The latest wave of ransomware targets upcoming Windows 10 users by luring them to download an early copy of the operating system, then zapping them with CTB-Locker instead.
The email enticements impersonate Microsoft, and inform impatient (and gullible) readers that the attached installer will allow them to attain Windows 10 immediately.
Once a user downloads and opens the attached executable file, the malware payload opens, encrypting data on the affected computer, and locking the owner out.
Ransomware is a type of malware that prevents you from accessing your information by encrypting it. In order to regain control, you must pay ransom — typically through bitcoins or some other form of online payment — in order to regain access to your system. And it’s becoming more and more common.
How It Works: You or one of your coworkers clicks on an infected advertisement, link, or email attachment. A pop-up window appears, notifying you that all the files on your computer have been encrypted, making them useless unless you have a key to decode them.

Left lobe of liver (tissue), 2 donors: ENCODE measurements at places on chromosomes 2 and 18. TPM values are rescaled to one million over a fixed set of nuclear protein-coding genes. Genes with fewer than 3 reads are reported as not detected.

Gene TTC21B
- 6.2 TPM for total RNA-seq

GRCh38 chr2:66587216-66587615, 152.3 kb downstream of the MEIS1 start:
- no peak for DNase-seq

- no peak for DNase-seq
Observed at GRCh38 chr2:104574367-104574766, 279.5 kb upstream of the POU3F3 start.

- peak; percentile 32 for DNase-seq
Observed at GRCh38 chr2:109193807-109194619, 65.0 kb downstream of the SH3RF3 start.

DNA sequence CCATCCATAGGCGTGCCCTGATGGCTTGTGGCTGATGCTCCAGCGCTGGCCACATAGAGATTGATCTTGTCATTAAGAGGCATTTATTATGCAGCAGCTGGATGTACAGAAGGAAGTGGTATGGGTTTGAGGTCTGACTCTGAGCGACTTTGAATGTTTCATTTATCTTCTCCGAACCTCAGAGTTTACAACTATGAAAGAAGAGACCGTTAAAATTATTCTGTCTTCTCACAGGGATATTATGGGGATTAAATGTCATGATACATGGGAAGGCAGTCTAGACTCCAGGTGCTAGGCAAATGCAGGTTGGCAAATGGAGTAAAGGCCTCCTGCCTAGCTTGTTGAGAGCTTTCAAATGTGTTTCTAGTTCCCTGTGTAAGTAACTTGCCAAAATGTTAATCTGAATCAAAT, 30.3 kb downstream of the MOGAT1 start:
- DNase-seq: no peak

The ransom fee typically runs between $300 and $500, but late payers have recently been hit up for several thousand. In addition, corporate victims pay thousands more in lost productivity, third-party IT services, legal fees, and credit-monitoring services.
Bitcoins are the coin of the realm because they’re fast, easy to use, and difficult to trace.
Popular targets for the scam include smaller law firms, small-to-medium-size businesses, and other organizations that might have less sophisticated protections in place for their computer networks.
“Ransomware is incredibly common right now,” said Brian Krebs, writer of the blog KrebsOnSecurity. “This is the malware of choice for people who want to commit cybercrime right now.”
In a business environment, employees usually trigger the event by clicking on questionable sites and links without thinking, and without checking with the IT department first. And when something goes awry, they often fail to report it for fear of blame. In today’s collaborative and distributed environment, with so many people working remotely, it becomes hard for IT departments to raise awareness, but easy for one affected user to infect everything else on the network.
Defending against new waves of malware requires vigilance and a security expert partner to ensure your network is protected and prepared for such an attack. Contact SLPowers today to talk about implementing a multi-layered security solution — in conjunction with impactful employee security training — to mitigate your risk.